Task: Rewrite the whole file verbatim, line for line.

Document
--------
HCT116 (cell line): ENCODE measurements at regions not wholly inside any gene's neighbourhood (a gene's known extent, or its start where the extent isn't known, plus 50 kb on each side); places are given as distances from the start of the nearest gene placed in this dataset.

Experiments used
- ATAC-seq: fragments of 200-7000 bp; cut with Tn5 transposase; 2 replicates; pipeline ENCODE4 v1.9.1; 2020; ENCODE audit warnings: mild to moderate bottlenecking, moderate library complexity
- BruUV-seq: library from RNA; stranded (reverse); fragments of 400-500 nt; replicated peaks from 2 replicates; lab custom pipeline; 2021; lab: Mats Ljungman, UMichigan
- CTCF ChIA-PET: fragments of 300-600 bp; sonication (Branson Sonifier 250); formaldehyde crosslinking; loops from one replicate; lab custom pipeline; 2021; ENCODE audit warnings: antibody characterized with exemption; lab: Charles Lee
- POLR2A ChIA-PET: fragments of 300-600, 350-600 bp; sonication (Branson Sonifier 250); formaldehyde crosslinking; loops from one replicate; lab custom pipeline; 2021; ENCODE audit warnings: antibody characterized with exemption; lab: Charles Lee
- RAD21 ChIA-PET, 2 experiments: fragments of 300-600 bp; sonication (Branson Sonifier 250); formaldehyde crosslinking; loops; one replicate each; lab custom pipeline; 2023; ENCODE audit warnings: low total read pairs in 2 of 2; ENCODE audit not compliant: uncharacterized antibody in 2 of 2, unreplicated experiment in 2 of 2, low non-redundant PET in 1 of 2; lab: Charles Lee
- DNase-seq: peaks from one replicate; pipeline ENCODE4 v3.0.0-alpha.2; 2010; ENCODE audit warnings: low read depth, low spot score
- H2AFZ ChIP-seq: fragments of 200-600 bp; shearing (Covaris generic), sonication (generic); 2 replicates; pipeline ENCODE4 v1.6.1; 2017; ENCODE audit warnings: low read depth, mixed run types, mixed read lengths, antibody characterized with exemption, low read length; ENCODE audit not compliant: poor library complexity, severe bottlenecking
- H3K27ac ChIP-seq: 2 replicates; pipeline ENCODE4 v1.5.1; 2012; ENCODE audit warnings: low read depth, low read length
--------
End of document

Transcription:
HCT116 (cell line): ENCODE measurements at regions not wholly inside any gene's neighbourhood (a gene's known extent, or its start where the extent isn't known, plus 50 kb on each side); places are given as distances from the start of the nearest gene placed in this dataset.

Experiments used
- ATAC-seq: fragments of 200-7000 bp; cut with Tn5 transposase; 2 replicates; pipeline ENCODE4 v1.9.1; 2020; ENCODE audit warnings: mild to moderate bottlenecking, moderate library complexity
- BruUV-seq: library from RNA; stranded (reverse); fragments of 400-500 nt; replicated peaks from 2 replicates; lab custom pipeline; 2021; lab: Mats Ljungman, UMichigan
- CTCF ChIA-PET: fragments of 300-600 bp; sonication (Branson Sonifier 250); formaldehyde crosslinking; loops from one replicate; lab custom pipeline; 2021; ENCODE audit warnings: antibody characterized with exemption; lab: Charles Lee
- POLR2A ChIA-PET: fragments of 300-600, 350-600 bp; sonication (Branson Sonifier 250); formaldehyde crosslinking; loops from one replicate; lab custom pipeline; 2021; ENCODE audit warnings: antibody characterized with exemption; lab: Charles Lee
- RAD21 ChIA-PET, 2 experiments: fragments of 300-600 bp; sonication (Branson Sonifier 250); formaldehyde crosslinking; loops; one replicate each; lab custom pipeline; 2023; ENCODE audit warnings: low total read pairs in 2 of 2; ENCODE audit not compliant: uncharacterized antibody in 2 of 2, unreplicated experiment in 2 of 2, low non-redundant PET in 1 of 2; lab: Charles Lee
- DNase-seq: peaks from one replicate; pipeline ENCODE4 v3.0.0-alpha.2; 2010; ENCODE audit warnings: low read depth, low spot score
- H2AFZ ChIP-seq: fragments of 200-600 bp; shearing (Covaris generic), sonication (generic); 2 replicates; pipeline ENCODE4 v1.6.1; 2017; ENCODE audit warnings: low read depth, mixed run types, mixed read lengths, antibody characterized with exemption, low read length; ENCODE audit not compliant: poor library complexity, severe bottlenecking
- H3K27ac ChIP-seq: 2 replicates; pipeline ENCODE4 v1.5.1; 2012; ENCODE audit warnings: low read depth, low read length